Game Designering

I’m mostly a programmer when you look at my strengths and weaknesses.  I think very literally about rules in games, my ability to come up with plausible story lines is fairly minimal, and lets no even discuss my inability to create game assets (aside from shaders).  So when it comes to something like game design, I’ll take all the help I can get.

Often I learn little things that seem obvious once you see the principal in motion, such as how shield systems in first person shooters require designers to throw overwhelming numbers of enemies at the player or how tutorials often should be as transparent as possible in order for players to not know they’re being taught skills.  While these lessons are great, they’re also common and tend to only relate to very specific situations.  It’s all good stuff, but it would turn into a somewhat boring list that most folks would just read a few and then skip over.  For the sake of time and everyone’s patience, I’m just going to talk about the broad stuff.

For me, there’s a rare moment when I hear or think of something and it sticks.  It’s something that’s concrete enough that I have no problem remembering it and broad enough I can apply it to a lot of my game design principals.  The biggest one I can think of is this: a game’s depth can be measured by the number of mechanics that interact with one another.  Lets take a favorite example of mine: SpaceChem.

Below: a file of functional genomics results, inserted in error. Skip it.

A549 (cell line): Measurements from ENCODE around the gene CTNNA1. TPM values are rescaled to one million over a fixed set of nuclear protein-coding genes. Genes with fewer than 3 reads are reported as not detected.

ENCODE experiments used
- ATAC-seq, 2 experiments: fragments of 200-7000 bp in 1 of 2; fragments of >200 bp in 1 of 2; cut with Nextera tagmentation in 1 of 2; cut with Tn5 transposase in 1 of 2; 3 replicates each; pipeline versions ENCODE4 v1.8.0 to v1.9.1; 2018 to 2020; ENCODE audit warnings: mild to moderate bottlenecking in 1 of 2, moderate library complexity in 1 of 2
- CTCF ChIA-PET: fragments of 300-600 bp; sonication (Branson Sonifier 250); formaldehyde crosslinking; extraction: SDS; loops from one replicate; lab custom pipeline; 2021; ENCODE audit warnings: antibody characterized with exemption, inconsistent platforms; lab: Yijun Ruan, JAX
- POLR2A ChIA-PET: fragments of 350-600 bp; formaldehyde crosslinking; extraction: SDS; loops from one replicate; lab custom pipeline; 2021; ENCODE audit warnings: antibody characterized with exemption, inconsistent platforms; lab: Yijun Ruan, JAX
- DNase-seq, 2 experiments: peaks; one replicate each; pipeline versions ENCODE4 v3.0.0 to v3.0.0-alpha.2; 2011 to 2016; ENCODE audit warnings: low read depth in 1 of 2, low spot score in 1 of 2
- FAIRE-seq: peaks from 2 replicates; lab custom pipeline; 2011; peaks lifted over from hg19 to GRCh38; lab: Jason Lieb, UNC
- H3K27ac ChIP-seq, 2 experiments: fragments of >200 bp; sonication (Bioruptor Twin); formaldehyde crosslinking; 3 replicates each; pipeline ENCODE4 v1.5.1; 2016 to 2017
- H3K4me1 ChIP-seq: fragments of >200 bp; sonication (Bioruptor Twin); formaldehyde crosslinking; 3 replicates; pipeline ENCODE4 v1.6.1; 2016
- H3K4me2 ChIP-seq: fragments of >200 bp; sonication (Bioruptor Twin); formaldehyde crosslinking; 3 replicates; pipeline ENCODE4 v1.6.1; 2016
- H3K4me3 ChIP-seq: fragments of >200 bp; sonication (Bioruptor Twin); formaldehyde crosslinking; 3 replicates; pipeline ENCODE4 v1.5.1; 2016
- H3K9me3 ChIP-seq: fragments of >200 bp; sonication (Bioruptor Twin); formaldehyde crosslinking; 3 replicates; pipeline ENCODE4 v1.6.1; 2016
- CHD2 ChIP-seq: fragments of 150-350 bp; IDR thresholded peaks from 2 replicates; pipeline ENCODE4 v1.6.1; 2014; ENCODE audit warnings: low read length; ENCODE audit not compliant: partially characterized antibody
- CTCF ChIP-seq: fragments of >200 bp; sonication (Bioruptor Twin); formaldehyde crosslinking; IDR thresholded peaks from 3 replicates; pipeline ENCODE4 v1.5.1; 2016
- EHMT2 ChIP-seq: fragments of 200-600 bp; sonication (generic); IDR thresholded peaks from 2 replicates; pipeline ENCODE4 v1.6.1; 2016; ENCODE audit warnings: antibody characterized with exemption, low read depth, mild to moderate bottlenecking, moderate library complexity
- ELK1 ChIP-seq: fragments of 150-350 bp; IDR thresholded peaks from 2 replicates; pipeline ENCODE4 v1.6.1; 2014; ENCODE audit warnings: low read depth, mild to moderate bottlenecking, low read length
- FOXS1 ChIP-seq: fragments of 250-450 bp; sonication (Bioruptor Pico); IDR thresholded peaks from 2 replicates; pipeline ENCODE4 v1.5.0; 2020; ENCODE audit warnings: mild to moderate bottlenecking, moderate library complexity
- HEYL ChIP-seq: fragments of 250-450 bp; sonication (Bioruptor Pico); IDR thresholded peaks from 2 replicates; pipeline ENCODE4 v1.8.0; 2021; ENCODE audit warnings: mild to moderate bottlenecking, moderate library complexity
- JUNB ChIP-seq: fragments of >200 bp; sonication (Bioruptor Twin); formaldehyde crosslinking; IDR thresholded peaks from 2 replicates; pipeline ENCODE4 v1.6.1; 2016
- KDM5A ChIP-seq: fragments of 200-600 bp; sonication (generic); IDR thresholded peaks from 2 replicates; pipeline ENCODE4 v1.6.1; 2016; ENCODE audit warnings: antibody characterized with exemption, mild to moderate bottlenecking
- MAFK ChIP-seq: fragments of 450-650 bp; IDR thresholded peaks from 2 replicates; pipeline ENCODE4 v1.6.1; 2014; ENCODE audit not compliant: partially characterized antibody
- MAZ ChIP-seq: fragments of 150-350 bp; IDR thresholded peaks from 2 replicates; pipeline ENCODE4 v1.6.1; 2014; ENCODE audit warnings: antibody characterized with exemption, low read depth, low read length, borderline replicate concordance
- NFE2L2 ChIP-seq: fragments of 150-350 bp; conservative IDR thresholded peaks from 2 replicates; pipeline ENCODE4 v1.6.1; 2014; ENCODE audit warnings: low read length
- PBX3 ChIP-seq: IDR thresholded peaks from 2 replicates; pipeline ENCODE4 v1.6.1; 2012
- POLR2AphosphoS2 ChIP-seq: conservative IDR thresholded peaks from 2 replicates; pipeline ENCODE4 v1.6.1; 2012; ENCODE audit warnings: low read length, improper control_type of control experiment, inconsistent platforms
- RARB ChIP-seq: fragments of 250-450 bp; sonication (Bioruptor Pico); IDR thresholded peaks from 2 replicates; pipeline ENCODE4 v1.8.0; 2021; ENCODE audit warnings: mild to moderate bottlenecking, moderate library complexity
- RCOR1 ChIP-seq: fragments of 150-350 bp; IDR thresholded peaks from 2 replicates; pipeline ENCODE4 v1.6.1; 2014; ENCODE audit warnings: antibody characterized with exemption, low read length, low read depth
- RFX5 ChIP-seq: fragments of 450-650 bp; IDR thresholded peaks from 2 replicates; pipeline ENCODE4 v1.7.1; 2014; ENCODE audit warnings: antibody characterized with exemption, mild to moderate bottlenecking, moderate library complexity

This contraption resembles black magic more than anything else.

For those who have played the game, the above image probably looks like a common solution to one of the game’s many puzzles.  It’s a game with a simple concept (build molecules out of various ingredients using various instructions) but has a lot of depth.  Every mechanic is connected to another.  Adding a single instruction to your solution can change how the entire machine works.  It mixes this core concept with limitations, multiple instruction mechanics, and different obstacles to create a game that’s a solid mixture of breadth and depth.

So there you have it.  My favorite rule to quote when designing games.  Credit goes to this guy for telling it how it is.  I’ll post more later when I’m done trying to get work ready for the Reddit Review (Feedback Friday and Screenshot Saturday).